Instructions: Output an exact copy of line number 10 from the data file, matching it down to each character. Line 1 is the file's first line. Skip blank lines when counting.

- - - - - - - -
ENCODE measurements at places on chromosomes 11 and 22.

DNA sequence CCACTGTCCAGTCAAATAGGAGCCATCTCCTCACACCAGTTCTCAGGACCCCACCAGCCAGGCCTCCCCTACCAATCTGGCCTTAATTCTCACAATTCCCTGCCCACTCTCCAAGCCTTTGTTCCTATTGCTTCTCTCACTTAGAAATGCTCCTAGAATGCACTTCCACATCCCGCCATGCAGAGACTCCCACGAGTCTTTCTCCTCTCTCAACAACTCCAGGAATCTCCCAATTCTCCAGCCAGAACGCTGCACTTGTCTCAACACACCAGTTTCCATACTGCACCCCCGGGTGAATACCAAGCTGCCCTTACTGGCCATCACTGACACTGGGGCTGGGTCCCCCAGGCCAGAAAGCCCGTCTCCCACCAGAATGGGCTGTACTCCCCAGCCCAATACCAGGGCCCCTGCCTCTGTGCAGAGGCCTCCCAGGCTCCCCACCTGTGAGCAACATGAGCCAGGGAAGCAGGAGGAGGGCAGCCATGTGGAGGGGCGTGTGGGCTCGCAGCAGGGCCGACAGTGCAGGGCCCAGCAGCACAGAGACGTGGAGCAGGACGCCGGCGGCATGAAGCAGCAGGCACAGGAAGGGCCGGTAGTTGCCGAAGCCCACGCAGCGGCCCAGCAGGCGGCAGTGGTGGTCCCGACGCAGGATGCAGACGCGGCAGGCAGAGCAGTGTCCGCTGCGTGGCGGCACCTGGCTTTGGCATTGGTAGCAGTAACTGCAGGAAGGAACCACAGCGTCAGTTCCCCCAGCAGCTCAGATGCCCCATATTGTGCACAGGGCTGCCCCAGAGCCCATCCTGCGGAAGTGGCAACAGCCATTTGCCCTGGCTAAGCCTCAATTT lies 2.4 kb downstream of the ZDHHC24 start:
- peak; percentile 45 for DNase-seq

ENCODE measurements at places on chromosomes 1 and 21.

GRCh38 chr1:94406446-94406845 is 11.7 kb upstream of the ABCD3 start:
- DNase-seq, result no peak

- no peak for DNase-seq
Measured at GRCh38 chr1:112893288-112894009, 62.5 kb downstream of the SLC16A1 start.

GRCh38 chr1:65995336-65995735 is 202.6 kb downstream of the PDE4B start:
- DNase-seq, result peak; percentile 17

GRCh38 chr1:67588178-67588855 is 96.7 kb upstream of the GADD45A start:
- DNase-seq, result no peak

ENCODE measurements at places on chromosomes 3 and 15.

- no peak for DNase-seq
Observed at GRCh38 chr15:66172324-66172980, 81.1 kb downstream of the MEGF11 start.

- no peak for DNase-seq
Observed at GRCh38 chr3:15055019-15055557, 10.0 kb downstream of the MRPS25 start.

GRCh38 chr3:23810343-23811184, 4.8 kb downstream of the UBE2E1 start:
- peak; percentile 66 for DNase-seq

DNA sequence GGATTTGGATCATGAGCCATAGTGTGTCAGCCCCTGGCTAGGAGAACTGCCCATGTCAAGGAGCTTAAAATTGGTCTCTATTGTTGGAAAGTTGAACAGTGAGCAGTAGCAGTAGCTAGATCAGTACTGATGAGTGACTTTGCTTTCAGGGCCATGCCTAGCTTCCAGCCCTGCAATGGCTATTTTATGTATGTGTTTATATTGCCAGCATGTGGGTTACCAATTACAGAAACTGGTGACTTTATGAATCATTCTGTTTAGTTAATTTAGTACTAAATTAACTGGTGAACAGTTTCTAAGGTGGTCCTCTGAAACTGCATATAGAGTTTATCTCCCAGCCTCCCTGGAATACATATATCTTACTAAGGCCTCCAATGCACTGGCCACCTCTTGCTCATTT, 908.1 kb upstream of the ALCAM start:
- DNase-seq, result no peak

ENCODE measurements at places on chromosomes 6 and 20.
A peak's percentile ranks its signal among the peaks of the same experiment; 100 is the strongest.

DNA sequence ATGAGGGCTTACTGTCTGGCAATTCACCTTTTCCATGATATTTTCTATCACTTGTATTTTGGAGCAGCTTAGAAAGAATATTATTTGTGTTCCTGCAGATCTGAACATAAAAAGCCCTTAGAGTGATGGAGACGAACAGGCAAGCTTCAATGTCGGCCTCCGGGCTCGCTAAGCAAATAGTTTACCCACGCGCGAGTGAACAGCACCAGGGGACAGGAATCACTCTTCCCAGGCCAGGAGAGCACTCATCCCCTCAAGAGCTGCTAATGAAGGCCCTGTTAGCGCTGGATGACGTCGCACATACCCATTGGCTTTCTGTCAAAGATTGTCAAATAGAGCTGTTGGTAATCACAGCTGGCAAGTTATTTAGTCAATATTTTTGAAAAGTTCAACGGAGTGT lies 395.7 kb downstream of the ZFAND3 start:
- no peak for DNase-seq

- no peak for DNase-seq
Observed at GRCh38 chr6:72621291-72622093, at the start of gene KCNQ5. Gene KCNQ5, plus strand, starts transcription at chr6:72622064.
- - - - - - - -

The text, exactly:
- DNase-seq, result peak; percentile 17